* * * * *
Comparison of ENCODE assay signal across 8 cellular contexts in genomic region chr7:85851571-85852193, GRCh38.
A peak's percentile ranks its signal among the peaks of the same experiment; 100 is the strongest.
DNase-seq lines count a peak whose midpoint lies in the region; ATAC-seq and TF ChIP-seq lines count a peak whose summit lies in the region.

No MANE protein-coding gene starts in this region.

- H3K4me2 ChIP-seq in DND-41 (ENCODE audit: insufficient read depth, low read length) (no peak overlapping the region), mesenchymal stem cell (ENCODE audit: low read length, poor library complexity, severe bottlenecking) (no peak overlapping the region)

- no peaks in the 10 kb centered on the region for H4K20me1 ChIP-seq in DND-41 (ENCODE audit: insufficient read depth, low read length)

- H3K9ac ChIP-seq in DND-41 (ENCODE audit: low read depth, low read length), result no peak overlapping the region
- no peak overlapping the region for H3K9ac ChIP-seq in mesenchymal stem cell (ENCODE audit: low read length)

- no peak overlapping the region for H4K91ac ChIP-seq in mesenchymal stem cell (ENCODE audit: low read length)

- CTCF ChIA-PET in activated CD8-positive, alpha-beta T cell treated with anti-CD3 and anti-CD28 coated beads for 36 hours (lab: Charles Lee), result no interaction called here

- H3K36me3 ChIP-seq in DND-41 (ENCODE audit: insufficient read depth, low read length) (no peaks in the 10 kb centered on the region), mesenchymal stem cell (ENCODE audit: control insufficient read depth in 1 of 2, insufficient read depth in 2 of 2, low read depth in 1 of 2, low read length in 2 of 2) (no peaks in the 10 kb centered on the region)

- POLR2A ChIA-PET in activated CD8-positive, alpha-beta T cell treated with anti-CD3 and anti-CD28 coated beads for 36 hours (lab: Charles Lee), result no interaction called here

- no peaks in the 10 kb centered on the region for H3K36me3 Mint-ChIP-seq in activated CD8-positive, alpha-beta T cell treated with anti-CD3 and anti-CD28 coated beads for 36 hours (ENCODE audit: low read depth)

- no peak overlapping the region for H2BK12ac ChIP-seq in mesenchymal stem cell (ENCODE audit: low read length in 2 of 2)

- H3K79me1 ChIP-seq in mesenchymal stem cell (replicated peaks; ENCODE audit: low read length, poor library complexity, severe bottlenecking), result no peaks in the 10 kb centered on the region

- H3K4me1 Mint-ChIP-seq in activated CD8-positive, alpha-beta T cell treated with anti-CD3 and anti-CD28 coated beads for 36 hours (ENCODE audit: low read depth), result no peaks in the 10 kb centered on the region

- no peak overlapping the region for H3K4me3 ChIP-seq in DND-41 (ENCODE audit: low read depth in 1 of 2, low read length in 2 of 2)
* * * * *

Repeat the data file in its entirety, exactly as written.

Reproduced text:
Comparison of ENCODE assay signal across 8 cellular contexts in genomic region chr7:85851571-85852193, GRCh38.
A peak's percentile ranks its signal among the peaks of the same experiment; 100 is the strongest.
DNase-seq lines count a peak whose midpoint lies in the region; ATAC-seq and TF ChIP-seq lines count a peak whose summit lies in the region.

No MANE protein-coding gene starts in this region.

- H3K4me2 ChIP-seq in DND-41 (ENCODE audit: insufficient read depth, low read length) (no peak overlapping the region), mesenchymal stem cell (ENCODE audit: low read length, poor library complexity, severe bottlenecking) (no peak overlapping the region)

- no peaks in the 10 kb centered on the region for H4K20me1 ChIP-seq in DND-41 (ENCODE audit: insufficient read depth, low read length)

- H3K9ac ChIP-seq in DND-41 (ENCODE audit: low read depth, low read length), result no peak overlapping the region
- no peak overlapping the region for H3K9ac ChIP-seq in mesenchymal stem cell (ENCODE audit: low read length)

- no peak overlapping the region for H4K91ac ChIP-seq in mesenchymal stem cell (ENCODE audit: low read length)

- CTCF ChIA-PET in activated CD8-positive, alpha-beta T cell treated with anti-CD3 and anti-CD28 coated beads for 36 hours (lab: Charles Lee), result no interaction called here

- H3K36me3 ChIP-seq in DND-41 (ENCODE audit: insufficient read depth, low read length) (no peaks in the 10 kb centered on the region), mesenchymal stem cell (ENCODE audit: control insufficient read depth in 1 of 2, insufficient read depth in 2 of 2, low read depth in 1 of 2, low read length in 2 of 2) (no peaks in the 10 kb centered on the region)

- POLR2A ChIA-PET in activated CD8-positive, alpha-beta T cell treated with anti-CD3 and anti-CD28 coated beads for 36 hours (lab: Charles Lee), result no interaction called here

- no peaks in the 10 kb centered on the region for H3K36me3 Mint-ChIP-seq in activated CD8-positive, alpha-beta T cell treated with anti-CD3 and anti-CD28 coated beads for 36 hours (ENCODE audit: low read depth)

- no peak overlapping the region for H2BK12ac ChIP-seq in mesenchymal stem cell (ENCODE audit: low read length in 2 of 2)

- H3K79me1 ChIP-seq in mesenchymal stem cell (replicated peaks; ENCODE audit: low read length, poor library complexity, severe bottlenecking), result no peaks in the 10 kb centered on the region

- H3K4me1 Mint-ChIP-seq in activated CD8-positive, alpha-beta T cell treated with anti-CD3 and anti-CD28 coated beads for 36 hours (ENCODE audit: low read depth), result no peaks in the 10 kb centered on the region

- no peak overlapping the region for H3K4me3 ChIP-seq in DND-41 (ENCODE audit: low read depth in 1 of 2, low read length in 2 of 2)